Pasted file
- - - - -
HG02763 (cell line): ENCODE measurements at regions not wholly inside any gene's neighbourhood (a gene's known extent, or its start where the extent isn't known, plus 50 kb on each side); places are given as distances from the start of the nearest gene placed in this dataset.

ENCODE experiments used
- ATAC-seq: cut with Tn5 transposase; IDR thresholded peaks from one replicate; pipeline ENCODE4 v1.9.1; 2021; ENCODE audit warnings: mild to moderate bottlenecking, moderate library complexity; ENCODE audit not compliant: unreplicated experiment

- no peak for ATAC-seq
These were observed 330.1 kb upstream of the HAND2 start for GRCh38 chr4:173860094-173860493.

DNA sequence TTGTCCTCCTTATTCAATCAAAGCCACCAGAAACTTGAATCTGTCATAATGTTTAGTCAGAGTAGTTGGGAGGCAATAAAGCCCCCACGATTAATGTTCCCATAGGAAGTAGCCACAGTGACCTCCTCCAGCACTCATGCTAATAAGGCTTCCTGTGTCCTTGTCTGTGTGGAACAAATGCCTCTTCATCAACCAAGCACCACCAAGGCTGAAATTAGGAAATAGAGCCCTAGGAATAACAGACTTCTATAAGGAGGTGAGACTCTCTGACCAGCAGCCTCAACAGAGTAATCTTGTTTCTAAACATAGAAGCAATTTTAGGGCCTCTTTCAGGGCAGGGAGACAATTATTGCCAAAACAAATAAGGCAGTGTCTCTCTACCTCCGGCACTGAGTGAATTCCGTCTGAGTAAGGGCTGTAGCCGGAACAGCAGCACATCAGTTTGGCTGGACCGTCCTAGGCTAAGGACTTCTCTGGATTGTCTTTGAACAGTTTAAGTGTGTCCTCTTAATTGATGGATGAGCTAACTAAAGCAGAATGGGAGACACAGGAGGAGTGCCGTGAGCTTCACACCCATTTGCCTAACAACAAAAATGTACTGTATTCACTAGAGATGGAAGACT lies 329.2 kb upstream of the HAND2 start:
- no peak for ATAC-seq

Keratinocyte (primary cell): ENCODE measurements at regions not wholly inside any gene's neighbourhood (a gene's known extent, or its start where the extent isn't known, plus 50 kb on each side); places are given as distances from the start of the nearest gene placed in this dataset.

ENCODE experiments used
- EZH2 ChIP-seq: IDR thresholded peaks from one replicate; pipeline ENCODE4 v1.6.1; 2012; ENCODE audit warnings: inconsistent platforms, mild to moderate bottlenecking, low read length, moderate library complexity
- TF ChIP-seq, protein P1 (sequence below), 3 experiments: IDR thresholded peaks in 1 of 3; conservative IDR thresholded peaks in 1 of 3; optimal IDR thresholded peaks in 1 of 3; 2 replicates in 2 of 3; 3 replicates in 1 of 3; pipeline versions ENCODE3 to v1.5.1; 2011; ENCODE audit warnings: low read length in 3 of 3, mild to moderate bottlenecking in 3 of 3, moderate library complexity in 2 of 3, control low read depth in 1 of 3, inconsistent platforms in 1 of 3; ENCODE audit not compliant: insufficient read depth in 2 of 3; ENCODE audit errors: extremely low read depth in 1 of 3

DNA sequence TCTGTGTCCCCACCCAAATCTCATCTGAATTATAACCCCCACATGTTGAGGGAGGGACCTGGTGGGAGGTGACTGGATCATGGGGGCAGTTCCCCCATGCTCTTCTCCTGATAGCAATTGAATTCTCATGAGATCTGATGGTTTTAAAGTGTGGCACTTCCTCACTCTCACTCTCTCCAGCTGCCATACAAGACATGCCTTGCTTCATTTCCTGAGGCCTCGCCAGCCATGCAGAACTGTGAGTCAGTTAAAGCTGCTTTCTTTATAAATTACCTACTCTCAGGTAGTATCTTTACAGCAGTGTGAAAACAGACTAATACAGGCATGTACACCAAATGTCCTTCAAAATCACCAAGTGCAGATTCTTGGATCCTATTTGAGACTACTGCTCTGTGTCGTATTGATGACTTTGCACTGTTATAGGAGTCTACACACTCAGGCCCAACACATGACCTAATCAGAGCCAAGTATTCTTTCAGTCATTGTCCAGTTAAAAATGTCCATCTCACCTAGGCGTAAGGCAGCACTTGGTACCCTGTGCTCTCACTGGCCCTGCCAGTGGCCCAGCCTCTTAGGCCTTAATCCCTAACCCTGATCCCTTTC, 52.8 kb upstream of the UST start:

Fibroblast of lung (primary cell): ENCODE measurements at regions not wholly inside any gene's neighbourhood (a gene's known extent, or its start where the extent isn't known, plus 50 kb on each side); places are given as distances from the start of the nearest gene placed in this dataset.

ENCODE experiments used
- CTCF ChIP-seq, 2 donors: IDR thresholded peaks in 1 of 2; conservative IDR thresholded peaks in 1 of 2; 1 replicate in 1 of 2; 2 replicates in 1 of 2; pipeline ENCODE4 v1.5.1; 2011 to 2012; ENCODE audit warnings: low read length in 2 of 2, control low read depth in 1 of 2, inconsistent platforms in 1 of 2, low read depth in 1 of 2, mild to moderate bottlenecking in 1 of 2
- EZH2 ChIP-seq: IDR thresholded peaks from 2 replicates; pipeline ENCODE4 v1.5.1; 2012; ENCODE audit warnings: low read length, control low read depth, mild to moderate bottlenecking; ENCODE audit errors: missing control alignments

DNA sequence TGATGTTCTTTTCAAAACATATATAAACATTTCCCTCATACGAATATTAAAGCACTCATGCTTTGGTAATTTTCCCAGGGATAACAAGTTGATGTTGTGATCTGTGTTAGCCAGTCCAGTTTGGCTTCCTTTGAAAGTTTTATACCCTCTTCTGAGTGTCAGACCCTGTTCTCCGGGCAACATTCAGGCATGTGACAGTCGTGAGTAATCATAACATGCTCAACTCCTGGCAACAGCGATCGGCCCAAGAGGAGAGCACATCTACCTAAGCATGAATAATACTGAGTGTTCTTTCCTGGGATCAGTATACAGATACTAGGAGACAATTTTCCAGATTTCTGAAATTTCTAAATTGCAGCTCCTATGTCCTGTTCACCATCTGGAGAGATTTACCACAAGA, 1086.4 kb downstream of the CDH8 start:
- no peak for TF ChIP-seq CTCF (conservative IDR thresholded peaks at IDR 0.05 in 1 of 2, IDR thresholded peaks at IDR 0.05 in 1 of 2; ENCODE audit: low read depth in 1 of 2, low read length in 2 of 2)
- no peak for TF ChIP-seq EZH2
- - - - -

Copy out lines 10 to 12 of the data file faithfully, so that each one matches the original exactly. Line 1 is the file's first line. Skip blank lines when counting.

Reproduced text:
- EZH2 ChIP-seq: IDR thresholded peaks from one replicate; pipeline ENCODE4 v1.6.1; 2012; ENCODE audit warnings: inconsistent platforms, mild to moderate bottlenecking, low read length, moderate library complexity
- TF ChIP-seq, protein P1 (sequence below), 3 experiments: IDR thresholded peaks in 1 of 3; conservative IDR thresholded peaks in 1 of 3; optimal IDR thresholded peaks in 1 of 3; 2 replicates in 2 of 3; 3 replicates in 1 of 3; pipeline versions ENCODE3 to v1.5.1; 2011; ENCODE audit warnings: low read length in 3 of 3, mild to moderate bottlenecking in 3 of 3, moderate library complexity in 2 of 3, control low read depth in 1 of 3, inconsistent platforms in 1 of 3; ENCODE audit not compliant: insufficient read depth in 2 of 3; ENCODE audit errors: extremely low read depth in 1 of 3

DNA sequence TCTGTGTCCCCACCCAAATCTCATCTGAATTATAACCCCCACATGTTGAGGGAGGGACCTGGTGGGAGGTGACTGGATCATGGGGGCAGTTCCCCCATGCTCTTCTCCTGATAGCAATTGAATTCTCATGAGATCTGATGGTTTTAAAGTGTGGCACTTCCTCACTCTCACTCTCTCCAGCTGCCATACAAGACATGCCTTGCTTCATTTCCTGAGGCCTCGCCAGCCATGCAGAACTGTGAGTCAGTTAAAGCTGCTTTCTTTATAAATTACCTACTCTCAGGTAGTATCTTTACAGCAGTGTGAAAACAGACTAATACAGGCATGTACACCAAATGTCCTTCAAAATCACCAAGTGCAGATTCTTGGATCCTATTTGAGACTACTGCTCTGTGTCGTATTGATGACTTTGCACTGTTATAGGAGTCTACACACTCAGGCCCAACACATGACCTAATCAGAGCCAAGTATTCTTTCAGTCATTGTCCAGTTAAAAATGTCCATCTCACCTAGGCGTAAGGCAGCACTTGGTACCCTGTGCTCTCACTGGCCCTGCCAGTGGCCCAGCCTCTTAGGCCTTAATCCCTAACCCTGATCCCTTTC, 52.8 kb upstream of the UST start: